Explore clothing like costume and armor in STUDENT BODY: Threads of Fear


She wore a black Abercrombie & Fitch polo shirt with the collar turned up. The jeans were American Eagle: dark wash, low rise, held up with a pink ribbon-like waistband. Her brown hair had all the natural hair mine could ever muster. The shoes were leather ballet flats from Bloomingdale’s; her bracelet, a Vera Bradley. In fact, she really wore Chanel perfume. And she terrified me.

“She” was one of the popular girls I agonized to impress in middle school and high school in the early/mid 2000s. But the devil was in the details, and the only brands I could afford Aeropostale, Old Navy and Payless, not their expensive upgrades. I couldn’t rely on labels or looks to create a cool identity, so my personality had to do the heavy lifting. I gave all the power to these girls and left none for me. They could smell my desperation. You can guess how well it turned out.

So, from twelve to sixteen, I was scared almost every day at school. I was afraid that I was, in fact, just as lame as my clothes, and that like the lameness of my clothes, my personal lameness would never change. I was afraid that I would never have real friends, and I would always be on the outside. It was like my life was happening in an audience, constantly watching someone else’s teen movie.

Many years later, I decided to reclaim the girl-centric coming-of-age movie of my helpless former self. The result is my first feature film, Student Council, a teenage horror movie that I wrote and directed. To me, the genre mashup is an oxymoron. I couldn’t have separated my constant fear over those years any more than I could have acquired hundreds of dollars to buy Abercrombie and Chanel. With this film, I tried to dive into the darkness of being a young woman: the anguish of not knowing if her friends are really are your friends, the smothering of male authority figures demanding constant perfection, and the swirling carousel of trying to please both parties at the expense of staying grounded in your true self. From the start of the screenplay-writing process for Student Council, I knew the characters’ wardrobes would be key to telling this story. In my memory and on the page, high school was a place of fear, born of a (perceived) unworthy identity. Your identity is never more closely tied to your style than when you’re young.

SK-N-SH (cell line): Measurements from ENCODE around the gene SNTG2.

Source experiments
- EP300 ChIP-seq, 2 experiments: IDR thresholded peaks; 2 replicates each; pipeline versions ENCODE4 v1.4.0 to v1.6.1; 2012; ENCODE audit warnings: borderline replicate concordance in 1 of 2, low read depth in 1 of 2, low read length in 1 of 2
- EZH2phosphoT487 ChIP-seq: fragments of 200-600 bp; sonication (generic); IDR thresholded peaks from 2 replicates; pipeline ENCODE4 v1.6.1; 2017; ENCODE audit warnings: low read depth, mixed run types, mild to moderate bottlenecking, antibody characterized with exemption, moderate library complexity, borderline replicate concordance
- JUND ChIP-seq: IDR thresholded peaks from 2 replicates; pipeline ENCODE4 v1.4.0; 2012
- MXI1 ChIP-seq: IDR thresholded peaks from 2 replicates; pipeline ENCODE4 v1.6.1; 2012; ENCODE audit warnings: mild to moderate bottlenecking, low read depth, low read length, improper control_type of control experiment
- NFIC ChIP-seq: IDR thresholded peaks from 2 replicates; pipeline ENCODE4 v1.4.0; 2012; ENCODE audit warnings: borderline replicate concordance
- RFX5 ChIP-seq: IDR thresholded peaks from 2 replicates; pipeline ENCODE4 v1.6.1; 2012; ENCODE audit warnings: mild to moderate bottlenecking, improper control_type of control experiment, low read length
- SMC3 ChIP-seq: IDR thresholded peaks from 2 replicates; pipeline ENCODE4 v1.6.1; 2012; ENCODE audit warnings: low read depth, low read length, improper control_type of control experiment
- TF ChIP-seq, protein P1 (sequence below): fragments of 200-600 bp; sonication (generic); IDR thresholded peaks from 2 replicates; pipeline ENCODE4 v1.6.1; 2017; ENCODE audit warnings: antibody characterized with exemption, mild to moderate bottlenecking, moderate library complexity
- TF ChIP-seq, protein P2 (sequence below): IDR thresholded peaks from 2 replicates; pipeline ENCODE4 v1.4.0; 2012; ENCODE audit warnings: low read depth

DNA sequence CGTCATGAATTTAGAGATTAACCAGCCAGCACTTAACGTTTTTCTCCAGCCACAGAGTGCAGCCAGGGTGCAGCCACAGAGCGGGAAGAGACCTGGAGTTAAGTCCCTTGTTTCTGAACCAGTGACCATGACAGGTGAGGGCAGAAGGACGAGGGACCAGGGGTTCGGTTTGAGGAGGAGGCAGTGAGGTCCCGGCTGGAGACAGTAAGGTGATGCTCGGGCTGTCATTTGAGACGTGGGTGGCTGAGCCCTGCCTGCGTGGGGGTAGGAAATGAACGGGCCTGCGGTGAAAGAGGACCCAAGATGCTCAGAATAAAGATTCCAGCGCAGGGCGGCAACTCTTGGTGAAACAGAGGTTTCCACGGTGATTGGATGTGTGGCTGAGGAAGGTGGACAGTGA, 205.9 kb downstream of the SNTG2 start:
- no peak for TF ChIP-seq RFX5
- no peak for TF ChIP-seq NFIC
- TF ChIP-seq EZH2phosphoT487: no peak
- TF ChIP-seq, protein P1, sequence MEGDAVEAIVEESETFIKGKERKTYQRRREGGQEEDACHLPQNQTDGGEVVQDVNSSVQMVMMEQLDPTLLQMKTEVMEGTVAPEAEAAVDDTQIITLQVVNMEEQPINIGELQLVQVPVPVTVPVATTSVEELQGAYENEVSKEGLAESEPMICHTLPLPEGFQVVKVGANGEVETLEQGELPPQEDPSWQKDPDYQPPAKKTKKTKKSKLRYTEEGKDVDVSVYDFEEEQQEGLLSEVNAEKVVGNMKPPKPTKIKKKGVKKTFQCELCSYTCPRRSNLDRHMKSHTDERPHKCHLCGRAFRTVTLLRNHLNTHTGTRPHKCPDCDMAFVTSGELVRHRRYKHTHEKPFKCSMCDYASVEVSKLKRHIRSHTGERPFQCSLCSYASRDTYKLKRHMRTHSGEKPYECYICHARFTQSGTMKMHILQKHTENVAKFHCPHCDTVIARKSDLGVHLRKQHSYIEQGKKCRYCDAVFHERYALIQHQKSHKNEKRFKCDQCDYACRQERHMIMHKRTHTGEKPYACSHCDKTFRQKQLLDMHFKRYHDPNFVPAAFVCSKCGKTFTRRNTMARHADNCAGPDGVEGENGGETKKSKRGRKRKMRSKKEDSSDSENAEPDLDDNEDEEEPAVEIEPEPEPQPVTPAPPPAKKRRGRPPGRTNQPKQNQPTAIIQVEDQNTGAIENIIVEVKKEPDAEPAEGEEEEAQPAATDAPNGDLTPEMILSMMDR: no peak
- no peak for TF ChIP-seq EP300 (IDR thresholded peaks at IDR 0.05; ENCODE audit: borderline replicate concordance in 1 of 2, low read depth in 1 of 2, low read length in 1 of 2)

In the Student Council storyline, I wanted to evoke a first impression of each main character with quick yet impactful visual brushstrokes. In the opening scene, main character Jane Shipley wears an ill-fitting school uniform, dusted in dirt after her walk through the woods to class. In the hallway, Merritt, her impeccably dressed childhood best friend, who wears large purple lightning bolt earrings, picks a leaf out of Jane’s hair. She even reports a large globe of Something on Jane’s backpack – a dead bug, maybe. I then specified other wardrobe-adjacent accessories on the page for the other main characters, such as hot pink headphones for French, a neon orange gym bag for Nadia, and a vintage camera with a green shoulder strap. keen for Ellis. I wanted the audience to feel like they had quickly “understood” who each character was from those details. “Oh, Jane is the innocent outsider, Merritt is the princess, French is the class clown, Nadia is the brash athlete, and Ellis is the rebellious artist.” Each character begins with a “brand”, a way in which they present themselves to their peers and, on a meta level, to the public. As the story progresses, however, the characters lose this top layer, revealing the incongruities and insecurities that lurk beneath each character’s “brand”. Amid escalating uncertainty and danger, their constructed personas unravel, exposing their threads of fear.